C.O.R.N. Newsletter

  1. armyworm
    Author(s): Kelley Tilmon , Author(s): Andy Michel

    In April we reported that University of Kentucky true armyworm moth counts were higher than average.  These moths migrate northward, so if our southern neighbor reported high catches, many moths also likely made it into Ohio. After migrating and establishing, armyworms begin to lay eggs in grasses, including wheat fields and cover crop fields (that may have corn planted soon). Larvae feed for about 3 weeks before pupating. This article discusses armyworm management in corn and small grains.

    Issue: 2017-13
  2. Author(s): Peter Thomison , Author(s): Steve Culman

    There was little progress made on corn planting last week due to persistent rains and saturated field conditions (https://www.nass.usda.gov/Statistics_by_State/Ohio/Publications/Crop_Progress_&_Condition/index.php).  As of Sunday May 7, 46 percent of Ohio’s corn crop was planted - only 4% more than the previous week. Moreover, according to NASS estimates, only 12% of the crop has emerged.

    Issue: 2017-12
  3. field day
    Author(s): Amanda Douridas

    Join specialists in the field this summer to see hands on what insect and disease pressure is present. The specialists will help participants identify insects and diseases and then discuss management strategies. The series begins with a Pasture Walk on May 23 at 5:30 pm. The field borders the Ohio Caverns so an optional group tour of the Caverns has been set up at 4pm ($15).

    Issue: 2017-12
  4. emerged corn
    Author(s): Peter Thomison

    Warm, dry weather promoted significant corn planting last week, especially in western Ohio. According to USDA/NASS estimates (https://www.nass.usda.gov/Statistics_by_State/Ohio/Publications/Crop_Progress_&_Condition/2017/cw1817oh.pdf) as of April 30, 42 percent of the corn crop in Ohio has been planted. However, much cooler temperatures forecast this week may slow germination and emergence of these late April plantings.

    Issue: 2017-11
  5. Author(s): Peter Thomison

    Heavy rains over the weekend resulted in saturated soil conditions across much of the state. Excessive rainfall in some areas resulted in localized ponding and flooding of corn.

    Issue: 2017-11
  6. Author(s): Peter Thomison

    Planting depth recommendations for Ohio are 1.5 to 2 inches deep to ensure adequate moisture uptake and seed-soil contact. Deeper planting may be recommended as the season progresses and soils become warmer and drier, however planting shallower than 1.5 inches is generally not recommended at any planting date or in any soil type. When corn is planted 1.5 to 2 inches deep, the nodal roots will develop about 0.75 inches below the soil surface. However, at planting depths less than 1 inch, the nodal roots develop at or just below the soil surface.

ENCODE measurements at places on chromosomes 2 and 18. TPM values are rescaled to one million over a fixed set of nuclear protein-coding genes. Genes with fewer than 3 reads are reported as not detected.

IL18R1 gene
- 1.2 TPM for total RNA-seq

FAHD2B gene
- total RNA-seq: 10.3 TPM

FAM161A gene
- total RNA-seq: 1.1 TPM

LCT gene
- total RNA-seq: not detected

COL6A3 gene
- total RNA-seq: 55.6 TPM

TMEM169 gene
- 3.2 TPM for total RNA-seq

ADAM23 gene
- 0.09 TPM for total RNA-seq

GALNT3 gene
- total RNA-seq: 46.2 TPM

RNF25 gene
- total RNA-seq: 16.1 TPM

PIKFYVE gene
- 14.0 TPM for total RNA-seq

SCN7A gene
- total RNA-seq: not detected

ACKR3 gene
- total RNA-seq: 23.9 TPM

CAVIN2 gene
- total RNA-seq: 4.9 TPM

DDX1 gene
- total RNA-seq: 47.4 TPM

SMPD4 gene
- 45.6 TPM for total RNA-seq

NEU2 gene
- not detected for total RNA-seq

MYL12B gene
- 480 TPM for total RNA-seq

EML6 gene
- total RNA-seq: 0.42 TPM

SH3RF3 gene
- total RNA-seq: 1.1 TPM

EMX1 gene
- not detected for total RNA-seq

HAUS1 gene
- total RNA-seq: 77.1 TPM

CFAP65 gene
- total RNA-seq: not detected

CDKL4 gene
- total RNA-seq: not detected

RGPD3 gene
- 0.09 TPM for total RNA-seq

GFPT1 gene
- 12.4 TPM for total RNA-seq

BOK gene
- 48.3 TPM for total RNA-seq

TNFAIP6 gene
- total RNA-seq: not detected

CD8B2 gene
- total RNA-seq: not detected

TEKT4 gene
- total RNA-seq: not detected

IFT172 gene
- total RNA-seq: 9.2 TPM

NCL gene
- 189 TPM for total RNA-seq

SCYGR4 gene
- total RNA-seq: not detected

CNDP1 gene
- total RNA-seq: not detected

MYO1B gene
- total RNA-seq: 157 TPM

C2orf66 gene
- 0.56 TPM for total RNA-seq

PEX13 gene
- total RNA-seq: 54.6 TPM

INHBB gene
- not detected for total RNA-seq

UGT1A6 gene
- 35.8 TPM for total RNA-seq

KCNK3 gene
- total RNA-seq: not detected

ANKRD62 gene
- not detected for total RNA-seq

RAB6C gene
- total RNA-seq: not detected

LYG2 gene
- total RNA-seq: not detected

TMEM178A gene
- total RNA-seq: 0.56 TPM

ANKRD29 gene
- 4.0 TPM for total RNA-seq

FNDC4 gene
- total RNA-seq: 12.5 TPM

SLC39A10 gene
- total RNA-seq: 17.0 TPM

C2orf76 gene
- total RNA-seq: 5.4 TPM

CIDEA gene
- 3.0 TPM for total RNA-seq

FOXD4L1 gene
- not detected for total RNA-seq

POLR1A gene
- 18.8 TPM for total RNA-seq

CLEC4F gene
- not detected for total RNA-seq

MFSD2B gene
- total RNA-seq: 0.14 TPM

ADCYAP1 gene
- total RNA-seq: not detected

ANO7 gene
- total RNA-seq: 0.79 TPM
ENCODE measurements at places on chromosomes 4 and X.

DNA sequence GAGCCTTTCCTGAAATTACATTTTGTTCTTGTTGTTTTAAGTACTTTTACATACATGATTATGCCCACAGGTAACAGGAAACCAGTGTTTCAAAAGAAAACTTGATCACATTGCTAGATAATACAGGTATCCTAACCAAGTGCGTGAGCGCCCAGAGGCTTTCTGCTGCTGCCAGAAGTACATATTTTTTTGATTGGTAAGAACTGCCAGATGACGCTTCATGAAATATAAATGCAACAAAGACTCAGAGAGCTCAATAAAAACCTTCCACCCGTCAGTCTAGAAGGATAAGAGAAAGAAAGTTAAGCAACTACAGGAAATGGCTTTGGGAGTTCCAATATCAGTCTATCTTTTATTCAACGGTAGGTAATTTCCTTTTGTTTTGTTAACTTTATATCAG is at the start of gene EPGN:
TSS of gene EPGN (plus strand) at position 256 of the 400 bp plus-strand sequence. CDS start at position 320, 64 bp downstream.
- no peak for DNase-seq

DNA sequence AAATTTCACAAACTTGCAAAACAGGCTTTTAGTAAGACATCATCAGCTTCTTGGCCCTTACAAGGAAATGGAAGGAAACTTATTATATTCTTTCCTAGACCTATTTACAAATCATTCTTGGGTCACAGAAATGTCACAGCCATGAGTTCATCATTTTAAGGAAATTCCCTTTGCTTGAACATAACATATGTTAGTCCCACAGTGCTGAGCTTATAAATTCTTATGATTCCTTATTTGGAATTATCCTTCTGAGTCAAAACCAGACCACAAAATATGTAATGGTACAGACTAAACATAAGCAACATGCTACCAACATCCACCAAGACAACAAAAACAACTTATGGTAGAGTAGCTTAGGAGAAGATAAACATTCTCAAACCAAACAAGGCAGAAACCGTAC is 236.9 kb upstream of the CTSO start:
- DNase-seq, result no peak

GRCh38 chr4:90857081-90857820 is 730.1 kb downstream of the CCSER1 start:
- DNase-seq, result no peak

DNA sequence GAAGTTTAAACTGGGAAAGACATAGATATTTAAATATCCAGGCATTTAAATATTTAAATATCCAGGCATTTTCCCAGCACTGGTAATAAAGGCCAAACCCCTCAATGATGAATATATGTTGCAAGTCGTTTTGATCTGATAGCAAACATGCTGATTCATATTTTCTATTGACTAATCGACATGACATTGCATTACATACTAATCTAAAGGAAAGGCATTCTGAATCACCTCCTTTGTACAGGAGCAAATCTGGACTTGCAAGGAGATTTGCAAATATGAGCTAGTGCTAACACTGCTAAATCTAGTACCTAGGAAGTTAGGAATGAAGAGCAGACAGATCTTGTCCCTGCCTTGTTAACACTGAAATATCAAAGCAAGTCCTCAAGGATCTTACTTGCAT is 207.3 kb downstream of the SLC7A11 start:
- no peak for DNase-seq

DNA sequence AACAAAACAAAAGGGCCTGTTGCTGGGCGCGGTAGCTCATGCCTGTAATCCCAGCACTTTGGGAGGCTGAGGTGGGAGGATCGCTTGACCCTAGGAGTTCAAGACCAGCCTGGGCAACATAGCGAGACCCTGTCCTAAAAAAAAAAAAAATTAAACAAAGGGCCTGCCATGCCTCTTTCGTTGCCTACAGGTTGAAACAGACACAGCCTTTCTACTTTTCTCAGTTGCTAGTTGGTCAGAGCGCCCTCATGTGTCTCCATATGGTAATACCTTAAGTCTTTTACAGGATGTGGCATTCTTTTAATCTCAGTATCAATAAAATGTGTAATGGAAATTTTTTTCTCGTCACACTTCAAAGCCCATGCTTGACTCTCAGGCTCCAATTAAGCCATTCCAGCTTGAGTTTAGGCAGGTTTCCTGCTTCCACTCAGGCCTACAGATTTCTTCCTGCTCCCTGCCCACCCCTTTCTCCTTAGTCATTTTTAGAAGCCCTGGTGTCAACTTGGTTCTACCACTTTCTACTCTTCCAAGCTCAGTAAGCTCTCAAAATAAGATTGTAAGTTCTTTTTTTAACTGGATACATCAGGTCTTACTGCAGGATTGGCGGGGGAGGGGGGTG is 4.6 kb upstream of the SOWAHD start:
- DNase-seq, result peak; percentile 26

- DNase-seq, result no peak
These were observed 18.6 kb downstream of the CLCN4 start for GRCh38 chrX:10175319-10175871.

Issue: 2017-10
  7. Tables 1 & 2
    Author(s): Rich Minyo , Author(s): Allen Geyer , Author(s): Peter Thomison , Author(s): David Lohnes

    In 2016, 212 corn hybrids representing 26 commercial brands were evaluated in the Ohio Corn Performance Test (OCPT). Four tests were established in the Southwestern/West Central/Central (SW/WC/C) region and three tests were established in the Northwestern (NW) and North Central/Northeastern (NC/NE) regions (for a total of ten test sites statewide). Hybrid entries in the regional tests were planted in either an early or a full season maturity trial. These test sites provided a range of growing conditions and production environments.

    Issue: 2016-39
  8. Author(s): Mark Badertscher

    Are you thinking about switching to no-till and have some questions you need answered before taking the leap?  Maybe you‘ve been planting no-till soybeans for years and are thinking about adapting this practice to corn.  Adopting no-till requires understanding how it affects drainage, soil structure, organic matter, weed control, and the application of pesticides and chemical fertilizers, all of which influence both yields and environmental impacts.

    Issue: 2016-26
  9. The primary causes of grain spoilage during storage are excess moisture and high temperature. However, insects can infest any grain that is not handled properly or that is stored longer than 6 months. Damage from weevils or other stored grain insects can be costly. Unfortunately, they often are discovered when grain is being taken out of the bin. At that point, the damage has been done and there are few control options.

    Issue: 2016-26
  10. Author(s): Peter Thomison

    Drought and heat adversely affected ear and kernel formation in many Ohio corn fields this year. Poor ear and kernel development is associated with variability in plant growth within fields that is related to differences in soil moisture.   In some areas within fields subject to protracted dry conditions, ears are absent (“barren”) or severely reduced in size with a few scattered kernels (nubbin ears). Where the impact of drought was less pronounced and plant height and color look normal or near normal, ear cob size may be normal but kernel number is markedly reduced.

    Issue: 2016-26